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Penn State Athletics to Cut Pay for Staff Throughout Department

on July 27, 2020 8:55 PM

Penn State Athletics will reduce salaries for employees throughout the department, a spokesperson confirmed to on Monday night.

The Centre Daily Times was first to publish the story on Monday evening.

A source told earlier on Monday that cuts will operate on a sliding scale from 5% at the lower end up to 10% for some of the highest earning members of the department, with cuts not impacting those below a certain earning threshold. Penn State didn't not confirm those percentages but didn't not dispute them when presented for comment. At least one source indicated that for head coaches such as James Franklin, due to contract language, pay cuts may be voluntary.

Two sources who wished to speak on the condition of anonymity said that Penn State hosted a Zoom video call last Wednesday with Vice President for Intercollegiate Athletics Sandy Barbour, who announced the cuts and plans moving forward. According to one source Barbour indicated that she too would cut her salary.

Barbour signed a new contract extension in 2019 that pays her roughly $1.3 million annually.

In a statement provided on Monday night, the athletic department confirmed the pay cuts, but declined to provide specific details. 

“Penn State Intercollegiate Athletics has analyzed its budget and revenue shortfalls for the 2020-21 academic year due to the COVID-19 pandemic,” the statement read. “As a result of our analysis and based on our current financial circumstances, we made the difficult decision to make reductions in salaries across the department for this fiscal year. The savings generated by these reductions, as well as decreases in our operation budgets, will assist in minimizing our currently anticipated revenue shortfall for this year."

For many employees the prospect of pay cuts was not an unexpected decision. One source provided with a portion of a document, issued in June to certain athletic department employees. Among other things the language dictated that the university had the ability to cut pay or furlough employees at its discretion.

"This appointment can be terminated earlier by either party upon notice, in accordance with university policies," the document reads. "This appointment is also subject to university furlough guidelines, and any decision to implement a furlough shall be determined by the university at its sole direction. The university shall also have the right to institute pay reduction(s) during the term of this appointment, which can be implement without notice and shall be determined by the university at its sole discretion."

It's unclear how this language deviates from Penn State's standard contractual legalese.

Additionally it is unknown at this time how many, if any, coaches have opted to take voluntary cuts. One head coach reached on Monday afternoon declined to comment on the situation. Earlier this summer Barbour had indicated Penn State was considering pay cuts as part of an ongoing effort to tackle the financial implications of the COVID-19 pandemic on the athletic department, but that those cuts would come only once it was determined that they were needed and what those figures would look like.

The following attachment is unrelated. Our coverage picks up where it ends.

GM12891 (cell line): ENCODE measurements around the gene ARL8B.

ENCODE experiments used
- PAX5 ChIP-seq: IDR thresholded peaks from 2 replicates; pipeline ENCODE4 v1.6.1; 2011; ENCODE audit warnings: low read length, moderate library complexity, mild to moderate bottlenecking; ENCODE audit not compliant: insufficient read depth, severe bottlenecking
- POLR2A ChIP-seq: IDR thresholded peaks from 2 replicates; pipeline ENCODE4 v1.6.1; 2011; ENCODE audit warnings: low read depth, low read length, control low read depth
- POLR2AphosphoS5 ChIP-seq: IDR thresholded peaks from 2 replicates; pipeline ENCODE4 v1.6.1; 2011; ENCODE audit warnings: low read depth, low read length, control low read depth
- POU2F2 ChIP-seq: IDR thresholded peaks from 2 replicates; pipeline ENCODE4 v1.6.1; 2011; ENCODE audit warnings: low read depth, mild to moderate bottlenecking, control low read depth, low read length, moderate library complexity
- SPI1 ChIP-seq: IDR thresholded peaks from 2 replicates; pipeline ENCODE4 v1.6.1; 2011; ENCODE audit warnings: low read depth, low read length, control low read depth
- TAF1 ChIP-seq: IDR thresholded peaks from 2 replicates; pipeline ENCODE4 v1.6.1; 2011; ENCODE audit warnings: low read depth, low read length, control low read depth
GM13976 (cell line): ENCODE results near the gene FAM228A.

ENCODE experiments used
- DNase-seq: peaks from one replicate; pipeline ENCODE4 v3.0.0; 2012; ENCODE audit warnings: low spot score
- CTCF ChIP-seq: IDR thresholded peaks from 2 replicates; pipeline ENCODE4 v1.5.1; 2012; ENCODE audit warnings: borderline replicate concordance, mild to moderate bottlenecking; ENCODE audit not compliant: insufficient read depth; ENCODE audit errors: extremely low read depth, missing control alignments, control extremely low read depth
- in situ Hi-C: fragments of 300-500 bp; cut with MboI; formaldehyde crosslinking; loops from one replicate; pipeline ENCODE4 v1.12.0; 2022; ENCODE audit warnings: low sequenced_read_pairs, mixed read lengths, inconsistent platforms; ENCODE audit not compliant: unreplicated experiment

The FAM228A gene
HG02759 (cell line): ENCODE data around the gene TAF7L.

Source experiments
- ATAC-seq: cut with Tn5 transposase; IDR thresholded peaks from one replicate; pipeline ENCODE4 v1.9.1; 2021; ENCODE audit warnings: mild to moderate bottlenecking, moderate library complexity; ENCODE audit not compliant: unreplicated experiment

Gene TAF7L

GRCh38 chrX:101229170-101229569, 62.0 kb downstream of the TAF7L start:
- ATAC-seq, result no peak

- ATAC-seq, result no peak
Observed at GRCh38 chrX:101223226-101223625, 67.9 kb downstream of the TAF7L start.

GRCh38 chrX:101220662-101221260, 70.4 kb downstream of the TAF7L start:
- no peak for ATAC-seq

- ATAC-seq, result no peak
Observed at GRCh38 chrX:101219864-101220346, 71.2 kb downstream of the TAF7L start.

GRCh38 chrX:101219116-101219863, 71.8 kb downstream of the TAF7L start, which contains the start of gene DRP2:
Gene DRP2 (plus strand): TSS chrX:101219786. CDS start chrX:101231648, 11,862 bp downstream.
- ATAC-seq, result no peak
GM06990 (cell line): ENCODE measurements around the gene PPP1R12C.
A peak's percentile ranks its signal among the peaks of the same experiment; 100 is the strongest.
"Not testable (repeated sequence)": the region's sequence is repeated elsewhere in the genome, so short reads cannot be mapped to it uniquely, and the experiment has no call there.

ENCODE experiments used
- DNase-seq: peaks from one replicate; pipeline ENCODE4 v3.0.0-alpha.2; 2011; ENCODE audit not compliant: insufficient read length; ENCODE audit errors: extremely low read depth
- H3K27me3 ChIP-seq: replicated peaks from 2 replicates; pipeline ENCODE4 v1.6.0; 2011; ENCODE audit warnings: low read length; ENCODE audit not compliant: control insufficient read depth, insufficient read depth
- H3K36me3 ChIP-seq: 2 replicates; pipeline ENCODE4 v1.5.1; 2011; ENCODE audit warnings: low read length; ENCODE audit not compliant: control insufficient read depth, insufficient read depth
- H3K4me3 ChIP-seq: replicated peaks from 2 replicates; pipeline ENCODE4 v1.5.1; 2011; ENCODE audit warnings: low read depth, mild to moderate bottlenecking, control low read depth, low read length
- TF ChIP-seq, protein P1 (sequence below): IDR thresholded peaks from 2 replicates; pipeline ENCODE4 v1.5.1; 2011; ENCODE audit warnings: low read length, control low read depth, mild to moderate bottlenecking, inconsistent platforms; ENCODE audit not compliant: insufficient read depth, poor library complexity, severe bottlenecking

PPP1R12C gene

"I had this conversation with [staff members] in mid- to late- April that, with so much uncertainty about our financial position, frankly I didn't want to ask for too much and I also didn't want to ask for too little," Barbour said at the time. "Because I didn't want to say, 'Let's do 5 percent,' and then come back in July and say, 'Guess what? I need 10?' That's why I hesitated to nail anything down. To be fair to our employees, I think the time is coming."

Penn State, like every athletic department in America, stands to lose a signification portion of its operational revenues this fall amid the ongoing COVID-19 pandemic and the subsequent fallout. The football program reported just over $100 million in revenues in its most recent fiscal report, nearly $37 million of that coming from ticket sales.

Like so many athletic programs across the country, college football revenues from TV deals, conference affiliations and ticket sales are the funds that keep those same departments operational.

Penn State's $7.1 billion total university budget for 2020-21, approved earlier this month, had an overall deficit of $125.7 million to be covered by university reserves. Within that budget, athletics showed a $5 million projected decrease in revenues from 2019-20, though the university did not explain the scenario that was used to arrive at that anticipated figure.

Targeted cost-savings totaling $104 million are built into the budget, including about $30 million from across-the-board 3% reductions for all units throughout the university, which was announced in April

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